I did this to him. It was the first time she could face the truth for what it was. If she hadn’t dared him into the Portal…

Space, was it? Was that really their excuse? It was never space they needed, and Sam wished she could black her own eye for neglecting to realize sooner.

Sam and Tucker thought they lost Danny that day. They very nearly did, and his…ghost form was a reminder of how, for one second, they thought he was dead—fully dead. It was this very same form that made Danny think he might lose them now. It was a reminder he…wasn’t completely human anymore.

This needed to end. Fears needed to be faced. Danny was alive, and whatever else, he was no monster.

So this time, Sam followed him. Tucker was only a step behind her.

Jazz and his parents weren’t home tonight—they thought Danny was well on his way to recovery from his “shock” and did not mind them staying to catch their son up on what he missed at school—so they were in no danger of being overheard.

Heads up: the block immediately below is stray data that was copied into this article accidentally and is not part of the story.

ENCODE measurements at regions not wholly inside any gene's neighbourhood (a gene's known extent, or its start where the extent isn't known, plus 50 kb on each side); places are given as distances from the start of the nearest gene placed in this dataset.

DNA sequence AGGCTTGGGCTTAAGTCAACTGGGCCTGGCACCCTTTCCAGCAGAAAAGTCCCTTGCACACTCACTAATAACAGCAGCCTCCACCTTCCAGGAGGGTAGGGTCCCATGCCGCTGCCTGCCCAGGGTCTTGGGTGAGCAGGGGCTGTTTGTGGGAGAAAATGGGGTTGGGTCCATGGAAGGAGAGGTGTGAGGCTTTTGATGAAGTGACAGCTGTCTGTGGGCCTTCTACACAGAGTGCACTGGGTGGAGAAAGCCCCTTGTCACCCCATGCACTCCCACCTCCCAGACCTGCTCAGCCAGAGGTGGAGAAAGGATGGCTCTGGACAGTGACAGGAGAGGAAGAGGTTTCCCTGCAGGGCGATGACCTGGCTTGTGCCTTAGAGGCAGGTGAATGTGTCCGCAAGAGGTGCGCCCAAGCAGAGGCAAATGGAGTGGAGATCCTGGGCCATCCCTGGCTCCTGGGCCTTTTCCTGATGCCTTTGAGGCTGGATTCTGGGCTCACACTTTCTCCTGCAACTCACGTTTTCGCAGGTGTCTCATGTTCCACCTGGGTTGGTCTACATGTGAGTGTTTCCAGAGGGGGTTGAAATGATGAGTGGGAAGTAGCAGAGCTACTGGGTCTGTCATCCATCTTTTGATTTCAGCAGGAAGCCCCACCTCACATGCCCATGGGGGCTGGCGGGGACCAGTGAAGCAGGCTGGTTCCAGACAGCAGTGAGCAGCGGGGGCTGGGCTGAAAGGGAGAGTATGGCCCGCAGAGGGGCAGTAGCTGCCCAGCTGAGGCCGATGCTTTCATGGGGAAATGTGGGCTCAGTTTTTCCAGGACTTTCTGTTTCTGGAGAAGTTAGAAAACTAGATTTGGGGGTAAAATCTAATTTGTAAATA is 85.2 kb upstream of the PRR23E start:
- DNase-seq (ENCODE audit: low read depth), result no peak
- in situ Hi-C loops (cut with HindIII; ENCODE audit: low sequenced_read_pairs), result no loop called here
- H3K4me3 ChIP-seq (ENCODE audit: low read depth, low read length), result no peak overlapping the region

Sam knocked on the door and called, “Danny?”

It appeared that in his haste, Danny neglected to fully close the door, so it popped open the moment her knuckles hit it. Without waiting for a response from him, she pushed through the door and strode in with Tucker at her side.

Danny was huddled on the floor, his forehead pressed against the toilet seat. Shudders wracked his frame, and upon hearing them enter, he shifted slightly and stared at them with frenzied, glowing eyes.

But they were his eyes. Sam would know them anywhere.

“G—guys,” Danny rasped, curling into tighter ball as they came closer. He sounded as though he was hyperventilating. “Please…please…I—”

“It’s okay,” Sam interrupted soothingly. She ignored the stench of vomit and sat directly on the floor beside him. He flinched when she took his hand, but his teeth were chattering far too loudly for her to make out whatever protest he made.

Tucker, who perched himself on the edge of the tub, however, seemed to have been able to interpret what their friend said. “We’re not going anywhere, dude.”

“We’re so sorry,” Sam added. “Don’t fight it, Danny. Please. You’re making yourself sick.”

A glowing tear slipped down his cheek, and he grit his teeth. “Sam, I…”

“No, listen to me,” Sam said, gently turning him toward her and forcing him to look her in the eye. “We haven’t been here for you these past few days, but we’re here now, and Tucker’s right: we’re not going anywhere. We’re in this together, Danny.”